References
I
I
and COLDREN, L.A.: ‘High
efficiency submilliamp vertical cavity lasers with intracavity
contacts’, IEEE Photonics Technol. Lett., 1994, 6, pp. 678-680
2 HUFFAKER, D L., DEPPE, D G , KUMAR, K., and ROGERS, T J : ‘Nativeoxide ring contact for low threshold vertical-cavity lasers’, Appl.
Phy.7. Lett., 1994, 65, pp. 97-99
3 WIPIEJEWSKL T., PANLLAFF. K., ZEEB. E., and EBELING. K.J ; ‘Tunable
extremely low threshold vertical-cavity laser diodes’, IEEE
Photonics Technol. Lett., 1993, 5, pp. 889-892
1
4
dispersion
Compensator
S C O I I . J W , THIBEAULT. R J , YOUNG. D.B.,
PETERS, M . G , YOUNG, D B , PETERS, F H , SCOTT. J . W . THIBEAULT. B . J ,
and COLDREN. L.A.: ‘17.3% peak wall plug efficiency vertical-cavity
surface-emitting lasers using lower barrier mirrors’, lEEE
Photonics Techno/. Lett., 1994, 6, pp. 31-33
5 YOUNG. DB., SCOTT, J.W., PETERS, F.H., PETERS. M.G., MAIEWSKI, M.L.,
THIBEAULT. B.J., CORZINE, s.w., and COLDREN, L.A.: ‘Enhanced
performance of offset-gain high-harrier vertical-cavity surfaceemitting lasers’, IEEE J. Quantum E/ectron., 1993, QE-29, pp.
2013-2022
Increasing the transmission distance of a
directlv modulated laser with a chirped fibre
Bragg grating dispersion compensator
P.L. Mason, R.V. Penty and I.H. White
Indexing terms: Gratings in fibres. Oprical di.vper.sion,Distributed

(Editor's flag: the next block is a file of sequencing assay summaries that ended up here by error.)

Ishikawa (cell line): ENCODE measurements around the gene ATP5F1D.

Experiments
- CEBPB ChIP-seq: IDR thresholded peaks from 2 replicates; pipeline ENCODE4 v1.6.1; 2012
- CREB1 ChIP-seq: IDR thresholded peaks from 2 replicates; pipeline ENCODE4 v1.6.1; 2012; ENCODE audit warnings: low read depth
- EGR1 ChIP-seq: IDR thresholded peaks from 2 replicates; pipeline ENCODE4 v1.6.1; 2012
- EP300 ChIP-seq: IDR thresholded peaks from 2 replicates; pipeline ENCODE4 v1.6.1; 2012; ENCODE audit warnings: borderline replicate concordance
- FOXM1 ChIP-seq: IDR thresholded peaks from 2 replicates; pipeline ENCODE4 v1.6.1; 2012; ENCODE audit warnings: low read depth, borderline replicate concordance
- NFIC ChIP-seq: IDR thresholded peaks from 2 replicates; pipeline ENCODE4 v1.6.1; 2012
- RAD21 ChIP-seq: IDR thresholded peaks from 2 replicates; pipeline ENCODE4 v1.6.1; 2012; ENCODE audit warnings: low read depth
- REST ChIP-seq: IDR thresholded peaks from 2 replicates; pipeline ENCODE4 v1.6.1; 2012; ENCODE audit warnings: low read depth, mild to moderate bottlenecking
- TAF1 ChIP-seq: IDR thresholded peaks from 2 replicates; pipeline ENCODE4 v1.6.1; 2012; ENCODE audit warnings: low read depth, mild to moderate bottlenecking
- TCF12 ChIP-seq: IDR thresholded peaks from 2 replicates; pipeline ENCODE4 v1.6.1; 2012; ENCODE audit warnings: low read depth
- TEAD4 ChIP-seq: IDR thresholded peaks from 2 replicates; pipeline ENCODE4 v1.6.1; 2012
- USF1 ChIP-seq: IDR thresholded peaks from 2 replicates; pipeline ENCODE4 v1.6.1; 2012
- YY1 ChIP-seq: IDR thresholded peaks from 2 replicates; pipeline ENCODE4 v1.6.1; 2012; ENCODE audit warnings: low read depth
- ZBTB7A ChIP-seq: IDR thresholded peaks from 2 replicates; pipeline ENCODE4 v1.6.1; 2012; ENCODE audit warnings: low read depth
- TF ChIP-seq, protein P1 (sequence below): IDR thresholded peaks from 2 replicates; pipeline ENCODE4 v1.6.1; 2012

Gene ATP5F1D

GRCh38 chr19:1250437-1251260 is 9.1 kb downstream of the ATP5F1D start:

feedhack lasers
The dependence of dispersion penalty on transmission length has
been investigated in an optical communications system employing
a directly modulated ZSGbitis DFB laser source and a fibre
grating dispersion compensator. The 2dB penalty transmission
distance is -520km along standard monomode fibre, representing
a great improvement over the 150km range expected for a similar
uncompensated system.
Introduction: Recent developments in DFB laser design and fabri-
cation have led to an increase in the distance over which such a
device may transmit in standard optical fibre. For example, a
ELECTRONICS LEl7ERS
16th February 1995
rn
Fig. 1 Functional block diagram of system model
System model: Fig. 1 shows the structure of the optical communi-
cations system model used in this work 141. All elements of the
model have been validated so that their experimental performance
matches the theoretical one. The source under consideration is a
strained MQW 2M8 D F B laser with a linewidth enhancement factor of +2 [5]. The laser is directly modulated with a 2.5Gbitis
pseudorandom N R Z signal. The optical electric field is passed on
to a linear dispersion fibre model where it undergoes distortion.
The fibre grating model is then applied to the distorted signal and
the result is displayed as an eye diagram. The grating is assumed
to be apodised, that is, its reflectivity has a nonuniform profile
with respect to length. This has been found to improve the performance of gratings in dispersion compensation 161. Both Gaussian and tanh profiles have been suggested, so simulations have
been performed with both apodisation schemes. The grating coupling coefficient varies from K = 1m (Om-’ for the tanh profile) at
the ends to x = loom-l in the centre.
’
The grating length L, was kept fixed at 5cm which represents
the current fabrication limit 121, so that the only variable in the
grating design was the reflection bandwidth B. The system model
was run for a range of grating bandwidths and in each case the